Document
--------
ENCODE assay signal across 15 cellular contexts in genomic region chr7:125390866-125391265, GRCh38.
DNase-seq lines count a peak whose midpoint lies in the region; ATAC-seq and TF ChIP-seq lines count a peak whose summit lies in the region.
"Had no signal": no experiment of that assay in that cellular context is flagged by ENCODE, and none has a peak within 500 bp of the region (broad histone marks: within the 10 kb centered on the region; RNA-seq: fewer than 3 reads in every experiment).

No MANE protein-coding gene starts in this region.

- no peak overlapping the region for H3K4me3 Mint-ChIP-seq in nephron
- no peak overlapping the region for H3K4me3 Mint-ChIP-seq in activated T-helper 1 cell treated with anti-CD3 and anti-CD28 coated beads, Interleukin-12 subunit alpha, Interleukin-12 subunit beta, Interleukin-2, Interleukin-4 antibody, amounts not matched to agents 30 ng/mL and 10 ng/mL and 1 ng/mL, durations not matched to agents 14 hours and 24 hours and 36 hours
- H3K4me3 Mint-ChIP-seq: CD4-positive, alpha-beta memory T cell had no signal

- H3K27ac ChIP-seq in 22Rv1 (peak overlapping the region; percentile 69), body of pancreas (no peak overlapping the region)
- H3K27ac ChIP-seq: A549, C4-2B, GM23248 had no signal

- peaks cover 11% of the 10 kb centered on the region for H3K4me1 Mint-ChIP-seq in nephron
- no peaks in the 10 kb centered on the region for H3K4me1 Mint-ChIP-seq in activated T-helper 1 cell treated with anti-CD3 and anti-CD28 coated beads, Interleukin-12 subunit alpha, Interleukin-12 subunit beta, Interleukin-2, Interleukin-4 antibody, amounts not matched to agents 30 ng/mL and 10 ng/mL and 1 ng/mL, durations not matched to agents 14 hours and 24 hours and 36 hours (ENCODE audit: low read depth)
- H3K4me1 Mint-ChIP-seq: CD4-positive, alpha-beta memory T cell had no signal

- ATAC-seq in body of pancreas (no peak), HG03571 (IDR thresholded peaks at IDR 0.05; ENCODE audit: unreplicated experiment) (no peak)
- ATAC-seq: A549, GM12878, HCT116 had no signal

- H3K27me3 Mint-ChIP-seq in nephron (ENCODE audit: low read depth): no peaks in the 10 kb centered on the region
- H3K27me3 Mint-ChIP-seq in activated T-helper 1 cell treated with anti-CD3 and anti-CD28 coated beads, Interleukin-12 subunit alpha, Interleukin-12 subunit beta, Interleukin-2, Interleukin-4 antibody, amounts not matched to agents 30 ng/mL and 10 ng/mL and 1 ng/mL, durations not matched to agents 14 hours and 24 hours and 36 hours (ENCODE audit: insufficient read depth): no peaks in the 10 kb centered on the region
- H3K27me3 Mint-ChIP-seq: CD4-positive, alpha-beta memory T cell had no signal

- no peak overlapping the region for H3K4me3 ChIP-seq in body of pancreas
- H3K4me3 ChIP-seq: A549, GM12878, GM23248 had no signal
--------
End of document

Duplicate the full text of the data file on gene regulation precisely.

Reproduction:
ENCODE assay signal across 15 cellular contexts in genomic region chr7:125390866-125391265, GRCh38.
DNase-seq lines count a peak whose midpoint lies in the region; ATAC-seq and TF ChIP-seq lines count a peak whose summit lies in the region.
"Had no signal": no experiment of that assay in that cellular context is flagged by ENCODE, and none has a peak within 500 bp of the region (broad histone marks: within the 10 kb centered on the region; RNA-seq: fewer than 3 reads in every experiment).

No MANE protein-coding gene starts in this region.

- no peak overlapping the region for H3K4me3 Mint-ChIP-seq in nephron
- no peak overlapping the region for H3K4me3 Mint-ChIP-seq in activated T-helper 1 cell treated with anti-CD3 and anti-CD28 coated beads, Interleukin-12 subunit alpha, Interleukin-12 subunit beta, Interleukin-2, Interleukin-4 antibody, amounts not matched to agents 30 ng/mL and 10 ng/mL and 1 ng/mL, durations not matched to agents 14 hours and 24 hours and 36 hours
- H3K4me3 Mint-ChIP-seq: CD4-positive, alpha-beta memory T cell had no signal

- H3K27ac ChIP-seq in 22Rv1 (peak overlapping the region; percentile 69), body of pancreas (no peak overlapping the region)
- H3K27ac ChIP-seq: A549, C4-2B, GM23248 had no signal

- peaks cover 11% of the 10 kb centered on the region for H3K4me1 Mint-ChIP-seq in nephron
- no peaks in the 10 kb centered on the region for H3K4me1 Mint-ChIP-seq in activated T-helper 1 cell treated with anti-CD3 and anti-CD28 coated beads, Interleukin-12 subunit alpha, Interleukin-12 subunit beta, Interleukin-2, Interleukin-4 antibody, amounts not matched to agents 30 ng/mL and 10 ng/mL and 1 ng/mL, durations not matched to agents 14 hours and 24 hours and 36 hours (ENCODE audit: low read depth)
- H3K4me1 Mint-ChIP-seq: CD4-positive, alpha-beta memory T cell had no signal

- ATAC-seq in body of pancreas (no peak), HG03571 (IDR thresholded peaks at IDR 0.05; ENCODE audit: unreplicated experiment) (no peak)
- ATAC-seq: A549, GM12878, HCT116 had no signal

- H3K27me3 Mint-ChIP-seq in nephron (ENCODE audit: low read depth): no peaks in the 10 kb centered on the region
- H3K27me3 Mint-ChIP-seq in activated T-helper 1 cell treated with anti-CD3 and anti-CD28 coated beads, Interleukin-12 subunit alpha, Interleukin-12 subunit beta, Interleukin-2, Interleukin-4 antibody, amounts not matched to agents 30 ng/mL and 10 ng/mL and 1 ng/mL, durations not matched to agents 14 hours and 24 hours and 36 hours (ENCODE audit: insufficient read depth): no peaks in the 10 kb centered on the region
- H3K27me3 Mint-ChIP-seq: CD4-positive, alpha-beta memory T cell had no signal

- no peak overlapping the region for H3K4me3 ChIP-seq in body of pancreas
- H3K4me3 ChIP-seq: A549, GM12878, GM23248 had no signal